My road to learning about keeping dogs warm has been an interesting adventure in itself. Dog warmth wasn't something my family ever worried about since we only ever had Siberian huskies. We were always careful of the huskies physical condition in hot weather or when backpacking. My dad taught me about caring for the dogs feet in cold weather but that was all I had ever needed to know about dogs in harsh environments. My first dog as an adult, Tynan, was obviously not a husky but his fur was rugged enough to keep him safe in any weather we encountered at home or in travels through Cascadia. Then Tynan's cancer treatment made his previously luxurious, water repellent fur dry and thin. So I got him a coat and boots. Tynan loved his coat and boots. Unfortunately, among all of the wonderful things Tynan taught Wilhelm, loving to wear warm clothes was not one of them. Wilhelm hates wearing anything. However Wilhelm's fur has never been warm or water repellent. In fact it is the opposite. Yet Wilhelm has been snowshoeing and camping with me since he was a puppy. I have learned a lot about keeping my little dog warm throughout our adventures together and I have put together some adventure dog tips for staying safely warm.
Hating coats seems to be an instinct Wilhelm was born with but he was also born with a natural desire to burrow. So I never go anywhere without at least one medium sized fleece blanket to keep him warm. I wrap him in it when we settle into our tent for the night or when we return from a cold outdoor outing. A blanket is often the outer layer of other coats and sweatshirts. It depends on the weather and our outdoor activity but Wilhelm has a base layer, a windproof layer and a water resistant layer with varying leg coverage. Layering is always a great warmth system for humans or dogs because it can change as the weather or activities do. Wilhelm can choose to remove the blanket or I can take any unnecessary layers off. I don't believe I could ever travel with too many dog coats or blankets.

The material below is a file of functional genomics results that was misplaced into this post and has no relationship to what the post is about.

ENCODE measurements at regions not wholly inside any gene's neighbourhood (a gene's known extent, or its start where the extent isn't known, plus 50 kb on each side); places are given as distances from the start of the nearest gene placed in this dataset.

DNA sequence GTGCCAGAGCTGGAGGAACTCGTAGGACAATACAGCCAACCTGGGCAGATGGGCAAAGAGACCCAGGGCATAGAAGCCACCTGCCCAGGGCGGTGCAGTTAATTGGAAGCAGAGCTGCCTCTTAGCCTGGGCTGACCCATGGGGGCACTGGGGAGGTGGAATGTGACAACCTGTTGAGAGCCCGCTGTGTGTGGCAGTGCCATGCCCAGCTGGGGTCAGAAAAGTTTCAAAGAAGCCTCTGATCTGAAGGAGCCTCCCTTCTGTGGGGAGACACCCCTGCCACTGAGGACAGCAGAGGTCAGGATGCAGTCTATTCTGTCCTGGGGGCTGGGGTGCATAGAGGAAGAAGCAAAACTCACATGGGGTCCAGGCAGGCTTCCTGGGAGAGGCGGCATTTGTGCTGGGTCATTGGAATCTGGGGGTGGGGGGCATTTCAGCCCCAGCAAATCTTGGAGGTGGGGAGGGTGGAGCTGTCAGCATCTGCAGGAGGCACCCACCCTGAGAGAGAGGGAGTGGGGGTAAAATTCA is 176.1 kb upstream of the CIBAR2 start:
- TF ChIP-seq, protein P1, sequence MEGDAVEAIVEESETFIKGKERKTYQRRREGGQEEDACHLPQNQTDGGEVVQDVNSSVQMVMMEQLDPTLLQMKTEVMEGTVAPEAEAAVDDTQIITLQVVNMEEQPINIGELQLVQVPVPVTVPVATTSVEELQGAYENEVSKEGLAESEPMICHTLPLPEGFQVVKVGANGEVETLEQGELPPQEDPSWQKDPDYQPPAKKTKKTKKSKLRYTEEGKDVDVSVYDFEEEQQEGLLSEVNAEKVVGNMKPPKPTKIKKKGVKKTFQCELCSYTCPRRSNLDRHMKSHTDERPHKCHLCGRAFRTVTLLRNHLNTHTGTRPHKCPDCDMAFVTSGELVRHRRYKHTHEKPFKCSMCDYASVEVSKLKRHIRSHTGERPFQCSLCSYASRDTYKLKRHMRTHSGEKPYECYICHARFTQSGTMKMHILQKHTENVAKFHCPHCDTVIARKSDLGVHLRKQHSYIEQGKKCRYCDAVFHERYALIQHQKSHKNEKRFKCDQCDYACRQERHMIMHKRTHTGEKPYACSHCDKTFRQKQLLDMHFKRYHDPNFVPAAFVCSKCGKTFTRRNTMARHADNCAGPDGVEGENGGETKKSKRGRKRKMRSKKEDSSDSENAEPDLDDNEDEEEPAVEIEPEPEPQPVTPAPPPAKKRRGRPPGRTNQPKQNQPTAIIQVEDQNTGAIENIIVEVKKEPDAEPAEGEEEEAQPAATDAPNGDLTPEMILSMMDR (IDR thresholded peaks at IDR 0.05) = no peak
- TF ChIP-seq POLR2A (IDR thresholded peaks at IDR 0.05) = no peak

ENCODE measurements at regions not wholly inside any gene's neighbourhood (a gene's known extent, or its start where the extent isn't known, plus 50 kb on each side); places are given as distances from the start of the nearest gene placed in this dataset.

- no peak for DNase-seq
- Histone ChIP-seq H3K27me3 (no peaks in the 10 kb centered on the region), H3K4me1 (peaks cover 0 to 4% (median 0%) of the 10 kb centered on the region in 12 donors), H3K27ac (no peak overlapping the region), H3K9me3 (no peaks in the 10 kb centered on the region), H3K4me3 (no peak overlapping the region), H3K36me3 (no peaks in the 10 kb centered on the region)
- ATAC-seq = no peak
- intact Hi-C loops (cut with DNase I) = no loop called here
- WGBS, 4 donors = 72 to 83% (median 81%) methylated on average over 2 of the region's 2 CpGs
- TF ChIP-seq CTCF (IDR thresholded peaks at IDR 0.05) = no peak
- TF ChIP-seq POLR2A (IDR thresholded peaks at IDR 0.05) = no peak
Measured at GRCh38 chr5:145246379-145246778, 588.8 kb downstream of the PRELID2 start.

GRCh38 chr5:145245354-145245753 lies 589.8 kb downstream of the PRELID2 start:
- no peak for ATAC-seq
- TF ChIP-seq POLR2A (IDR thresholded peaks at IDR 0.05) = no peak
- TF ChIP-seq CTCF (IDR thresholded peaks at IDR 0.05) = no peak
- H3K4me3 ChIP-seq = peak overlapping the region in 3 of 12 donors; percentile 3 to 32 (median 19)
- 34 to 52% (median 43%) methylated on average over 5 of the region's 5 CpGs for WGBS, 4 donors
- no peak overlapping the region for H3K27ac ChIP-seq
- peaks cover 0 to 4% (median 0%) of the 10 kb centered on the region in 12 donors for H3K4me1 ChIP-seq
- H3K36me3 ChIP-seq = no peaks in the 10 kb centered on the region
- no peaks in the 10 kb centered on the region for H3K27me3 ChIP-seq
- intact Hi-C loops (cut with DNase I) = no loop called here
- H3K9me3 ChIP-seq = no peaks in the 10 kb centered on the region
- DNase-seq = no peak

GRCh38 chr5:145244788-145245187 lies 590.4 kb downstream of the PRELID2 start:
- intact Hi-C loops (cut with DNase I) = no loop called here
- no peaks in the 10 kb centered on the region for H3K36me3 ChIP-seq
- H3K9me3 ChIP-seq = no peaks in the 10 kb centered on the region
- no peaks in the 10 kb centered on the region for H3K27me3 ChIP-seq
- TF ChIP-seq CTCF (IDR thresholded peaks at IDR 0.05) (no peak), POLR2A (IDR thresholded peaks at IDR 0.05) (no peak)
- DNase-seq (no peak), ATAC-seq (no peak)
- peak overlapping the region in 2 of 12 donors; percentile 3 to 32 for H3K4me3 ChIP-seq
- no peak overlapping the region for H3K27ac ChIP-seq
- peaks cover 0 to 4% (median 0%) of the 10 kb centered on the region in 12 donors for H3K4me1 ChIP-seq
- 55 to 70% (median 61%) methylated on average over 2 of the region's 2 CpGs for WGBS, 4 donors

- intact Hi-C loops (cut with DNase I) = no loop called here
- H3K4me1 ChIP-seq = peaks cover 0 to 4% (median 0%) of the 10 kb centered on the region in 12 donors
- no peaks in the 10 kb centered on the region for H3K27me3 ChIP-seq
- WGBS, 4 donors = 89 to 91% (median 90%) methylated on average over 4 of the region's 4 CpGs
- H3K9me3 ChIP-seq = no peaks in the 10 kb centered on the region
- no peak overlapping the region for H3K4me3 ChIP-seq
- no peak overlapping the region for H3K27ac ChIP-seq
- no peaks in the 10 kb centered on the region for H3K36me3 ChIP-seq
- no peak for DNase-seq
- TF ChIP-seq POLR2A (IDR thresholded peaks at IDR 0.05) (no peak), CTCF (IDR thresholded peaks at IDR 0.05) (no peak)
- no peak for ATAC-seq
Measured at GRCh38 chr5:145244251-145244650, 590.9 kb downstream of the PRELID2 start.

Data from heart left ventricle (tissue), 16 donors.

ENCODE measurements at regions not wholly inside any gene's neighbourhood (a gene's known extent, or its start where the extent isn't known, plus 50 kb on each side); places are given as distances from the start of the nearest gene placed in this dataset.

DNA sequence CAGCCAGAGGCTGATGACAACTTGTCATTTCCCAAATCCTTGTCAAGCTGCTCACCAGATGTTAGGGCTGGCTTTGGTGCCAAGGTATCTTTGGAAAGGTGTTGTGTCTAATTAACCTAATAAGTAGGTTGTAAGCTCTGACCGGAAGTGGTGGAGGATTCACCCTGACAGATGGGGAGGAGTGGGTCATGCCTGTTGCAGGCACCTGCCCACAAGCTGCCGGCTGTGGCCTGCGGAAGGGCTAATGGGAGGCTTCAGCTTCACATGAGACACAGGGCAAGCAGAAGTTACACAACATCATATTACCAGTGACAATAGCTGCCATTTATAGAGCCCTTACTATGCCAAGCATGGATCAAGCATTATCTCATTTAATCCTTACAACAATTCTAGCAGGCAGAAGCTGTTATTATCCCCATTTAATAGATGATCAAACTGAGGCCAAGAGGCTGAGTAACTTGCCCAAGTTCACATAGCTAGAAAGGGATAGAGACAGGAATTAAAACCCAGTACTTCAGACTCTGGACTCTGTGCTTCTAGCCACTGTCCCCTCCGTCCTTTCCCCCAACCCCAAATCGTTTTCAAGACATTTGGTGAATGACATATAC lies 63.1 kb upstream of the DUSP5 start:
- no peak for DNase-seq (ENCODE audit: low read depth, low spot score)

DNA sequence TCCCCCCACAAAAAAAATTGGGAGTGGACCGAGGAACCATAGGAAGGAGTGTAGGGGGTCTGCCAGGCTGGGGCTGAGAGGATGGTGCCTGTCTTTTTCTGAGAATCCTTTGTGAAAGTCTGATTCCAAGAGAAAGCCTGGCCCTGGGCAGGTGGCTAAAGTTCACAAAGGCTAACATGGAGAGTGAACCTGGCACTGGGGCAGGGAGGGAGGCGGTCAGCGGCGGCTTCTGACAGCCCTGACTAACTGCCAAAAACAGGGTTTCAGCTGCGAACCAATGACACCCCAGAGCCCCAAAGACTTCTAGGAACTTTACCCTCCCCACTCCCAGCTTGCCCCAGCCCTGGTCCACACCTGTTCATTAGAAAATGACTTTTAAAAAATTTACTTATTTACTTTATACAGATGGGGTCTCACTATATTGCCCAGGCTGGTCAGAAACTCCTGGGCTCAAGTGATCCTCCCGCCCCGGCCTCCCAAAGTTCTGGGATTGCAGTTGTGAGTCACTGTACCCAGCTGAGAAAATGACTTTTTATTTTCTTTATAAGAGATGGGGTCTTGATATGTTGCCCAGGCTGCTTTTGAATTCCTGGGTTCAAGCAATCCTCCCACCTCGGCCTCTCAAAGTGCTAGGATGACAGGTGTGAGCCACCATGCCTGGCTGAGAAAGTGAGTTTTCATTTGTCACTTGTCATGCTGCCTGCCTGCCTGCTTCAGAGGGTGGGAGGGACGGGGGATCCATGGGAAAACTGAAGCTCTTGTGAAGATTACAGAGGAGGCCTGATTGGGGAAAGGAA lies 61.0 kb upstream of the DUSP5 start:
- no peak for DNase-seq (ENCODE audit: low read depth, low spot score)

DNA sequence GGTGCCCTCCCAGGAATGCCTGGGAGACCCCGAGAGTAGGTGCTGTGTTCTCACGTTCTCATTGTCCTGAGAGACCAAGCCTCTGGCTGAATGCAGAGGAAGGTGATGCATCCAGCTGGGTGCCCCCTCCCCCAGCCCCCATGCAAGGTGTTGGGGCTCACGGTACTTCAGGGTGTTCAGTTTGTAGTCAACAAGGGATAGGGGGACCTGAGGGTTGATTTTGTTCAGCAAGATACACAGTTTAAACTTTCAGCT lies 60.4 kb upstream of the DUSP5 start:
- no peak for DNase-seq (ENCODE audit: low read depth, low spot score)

No matter what adventure my dogs and I are on, I am constantly checking in on their health, especially when it is cold. I remove my gloves to feel the dogs ears and feet, making sure their blood is pumping enough to keep their extremities warm. If we are camping, I wake up several times in the night to do this same check. If necessary, I recover the dogs with blankets or add extra blankets. We never camp in temperatures extreme enough for hypothermia to occur but I know the signs and I take extreme care when we are snowshoeing. At the first sign of a shiver, we get back to shelter as quickly as possible. Wilhelm is the dog most likely to shiver and he can be carried back to warmth inside of my coat. I also carry instant heat packets in my first aid kit if I need help keeping myself or a dog warm on the way to safety.
Too Wet Often Means Too Cold
Wilhelm's fur is a sponge. So for many of the outdoor activities we do, keeping him warm also means keeping him dry. Keeping water absorbing dachshund fur dry is made more difficult by the fact that his fur also collects moist debris and snowballs. Being low to the ground has it's adorable advantages and it's wet, dirty and cold disadvantages. Dryness for Wilhelm involves a combination of the right coats and checking him for moisture. Even one layer of dog clothing getting too wet can mean the dog will quickly get too cold. Jason and I have invested in several good snowsuits for Wilhelm. These full coverage dog coats expose as little fur as possible to moisture. Wilhelm's clothing also continues to act as an insulator even when wet. However, we don't have any water proof clothing for our dogs, so we still check constantly to make sure Wilhelm's layers are staying continuing to keep him warm.
There are so many spectacular views to be enjoyed from snowy peaks or chilly locales. Ever since my first snowshoe up the Glade Trail on Mount Hood with Tynan, I have enjoyed packing a picnic lunch. Yet I always remember that it is harder on dogs than humans to stop and just hang out in the snow. Even if the dogs are wearing boots and coats, they don't have as many advanced fabric layers of clothing as I do. When possible, we stop in the sun. If stopping for more than a few minutes, like for a picnic, I always offer the dogs a non-snowy option for rest. This dog rest is usually a blanket but can also be a warm rock or bare ground. Human or canine, as soon as our bodies stop moving and our hearts stop pumping, the cold affects our bodies much more quickly. I continue to check the dogs physical condition and we get moving again as quickly as needed.